Joyce, James Entries

The Dead


That James Joyce and his final paragraphs. I have to hand it to the man, he sure knew how to end a book. The final passage of Ulysses is justly famous for Molly Bloom's orgasmic "Yes I said Yes I will Yes," but it's possible that the somnolent incantation of snow-blanketed Ireland in the final pages of The Dead is just as strong, with its repetitions and inversions ("falling softly"/"softly falling") and its vast but muted vistas. It's certainly one of those passages, like Mrs. Dalloway's "What a lark! What a plunge!" or The Unnamable's "I can't go on, I'll go on," whose echoes I hear in my head on a regular basis, triggered by a fragment of casual conversation, an everyday action, or another written phrase:

It had begun to snow again. He watched sleepily the flakes, silver and dark, falling obliquely against the lamplight. The time had come for him to set out on his journey westward. Yes, the newspapers were right: the snow was general all over Ireland. It was falling on every part of the dark central plain, on the treeless hills, falling softly upon the Bog of Allen and, farther westward, softly falling into the dark mutinous Shannon waves. It was falling, too, upon every part of the lonely churchyard on the hill where Michael Fury lay buried. It lay thickly drifted on the crooked crosses and headstones, on the spears of the little gate, on the barren thorns. His soul swooned slowly as he heard the snow falling faintly through the universe and faintly falling, like the descent of their last end, upon all the living and the dead.

Thus Gabriel Conroy, would-be cosmopolitan and darling of his elderly aunts, drifts off to sleep after attending the aunts' annual Epiphany dance. Having tipped the caretaker's daughter, gotten into an awkward conversation with a nationalist colleague, expertly carved the goose, and made a speech, he then leaves the party and experiences an attack of longing for his wife, only to find out a long-kept secret about her youthful past. This time through, I was surprised that most of what I remember as powerful, including Gabriel's lust for Gretta, her story and his pre-sleep musing—happens in the final fifth of the novella, with the rest being devoted to the Epiphany party. Bibliographing Nicole had a similar trick of memory, which sounds maybe more extreme than mine.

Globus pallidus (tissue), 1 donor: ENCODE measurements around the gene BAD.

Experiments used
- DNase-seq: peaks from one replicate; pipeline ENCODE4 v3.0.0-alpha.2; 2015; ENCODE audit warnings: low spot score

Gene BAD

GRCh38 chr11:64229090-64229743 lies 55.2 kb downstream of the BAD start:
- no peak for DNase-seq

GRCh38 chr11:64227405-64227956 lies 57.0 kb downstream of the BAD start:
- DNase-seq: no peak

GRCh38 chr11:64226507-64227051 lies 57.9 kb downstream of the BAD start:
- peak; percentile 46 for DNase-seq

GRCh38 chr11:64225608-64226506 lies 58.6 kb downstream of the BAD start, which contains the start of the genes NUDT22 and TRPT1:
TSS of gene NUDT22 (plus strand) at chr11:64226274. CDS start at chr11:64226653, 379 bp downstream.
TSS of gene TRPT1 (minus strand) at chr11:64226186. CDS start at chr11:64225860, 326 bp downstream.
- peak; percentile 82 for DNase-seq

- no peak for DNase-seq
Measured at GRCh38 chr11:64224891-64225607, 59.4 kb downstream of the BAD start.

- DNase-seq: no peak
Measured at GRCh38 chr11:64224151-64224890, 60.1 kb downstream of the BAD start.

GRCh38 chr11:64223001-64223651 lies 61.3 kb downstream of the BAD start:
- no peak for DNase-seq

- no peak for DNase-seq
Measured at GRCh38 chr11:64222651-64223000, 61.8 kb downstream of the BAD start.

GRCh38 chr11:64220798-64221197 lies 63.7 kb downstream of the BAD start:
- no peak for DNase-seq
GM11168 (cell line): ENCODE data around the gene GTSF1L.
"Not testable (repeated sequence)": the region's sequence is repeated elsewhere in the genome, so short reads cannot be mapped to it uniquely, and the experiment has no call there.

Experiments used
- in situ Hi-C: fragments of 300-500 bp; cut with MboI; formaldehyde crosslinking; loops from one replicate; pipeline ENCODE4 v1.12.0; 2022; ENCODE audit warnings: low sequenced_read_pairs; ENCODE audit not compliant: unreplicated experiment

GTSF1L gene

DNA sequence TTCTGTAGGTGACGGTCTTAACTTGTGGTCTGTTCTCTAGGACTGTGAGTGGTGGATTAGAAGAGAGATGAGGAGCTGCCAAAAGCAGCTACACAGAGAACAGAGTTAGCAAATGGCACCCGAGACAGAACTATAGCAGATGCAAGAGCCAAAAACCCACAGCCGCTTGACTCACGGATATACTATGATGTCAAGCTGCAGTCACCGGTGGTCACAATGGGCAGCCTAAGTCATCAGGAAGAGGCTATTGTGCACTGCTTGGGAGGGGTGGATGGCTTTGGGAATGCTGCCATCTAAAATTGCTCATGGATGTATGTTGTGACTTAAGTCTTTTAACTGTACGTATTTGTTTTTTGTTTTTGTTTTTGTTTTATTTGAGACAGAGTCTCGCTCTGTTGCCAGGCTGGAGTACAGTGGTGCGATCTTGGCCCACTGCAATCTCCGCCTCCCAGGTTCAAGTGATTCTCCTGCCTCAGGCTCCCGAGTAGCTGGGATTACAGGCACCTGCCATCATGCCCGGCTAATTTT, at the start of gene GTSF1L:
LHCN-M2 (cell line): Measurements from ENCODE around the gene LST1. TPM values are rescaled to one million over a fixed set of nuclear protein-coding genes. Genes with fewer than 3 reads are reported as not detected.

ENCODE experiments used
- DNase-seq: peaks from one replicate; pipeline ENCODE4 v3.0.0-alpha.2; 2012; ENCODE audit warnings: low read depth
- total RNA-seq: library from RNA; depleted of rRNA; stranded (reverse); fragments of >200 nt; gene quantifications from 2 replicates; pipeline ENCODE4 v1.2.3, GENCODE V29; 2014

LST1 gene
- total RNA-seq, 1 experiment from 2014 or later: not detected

Knowing what was coming, it was interesting to re-read the long party section for elucidation of what comes later. Gabriel, for example, though the golden nephew in his aunts' eyes, is several times severely discomfited when women challenge him, or react to his pleasantries differently than he expects. The caretaker's daughter Lily makes an unexpectedly dark comment about men in response to Gabriel's teasing, and Gabriel "coloured as if he felt he had made a mistake," awkwardly making amends by slipping her a coin. Later on, he's similarly ill at ease when his colleague Miss Ivors confronts him for having (in her eyes) insufficient pride in his Irish heritage—deciding to alter his annual speech out of deference to her. In fact, he spends a good deal of the party worrying about his speech, about whether it will come off conceited or whether he will alienate his audience if he quotes poetry too sophisticated for their palates. Like Stephen Dedalus after him, Gabriel is too self-conscious to feel natural in his own skin most of the time. Even his yearning for Gretta late in the book is beset by similarly uncertain moments, intermixed with a powerful warmth of memory and strength of desire. This makes her final revelation, which seems to exclude him from an important part of her inner life, that much more of a blow—for Gabriel, if not for the reader.

And indeed, I was thinking throughout this reading of a debate I got into in a British Modernism class once, about whether Gretta's sadness at remembering the death of her young lover actually does invalidate somehow the years of warmth and memories that Gabriel is remembering just before she tells him the story: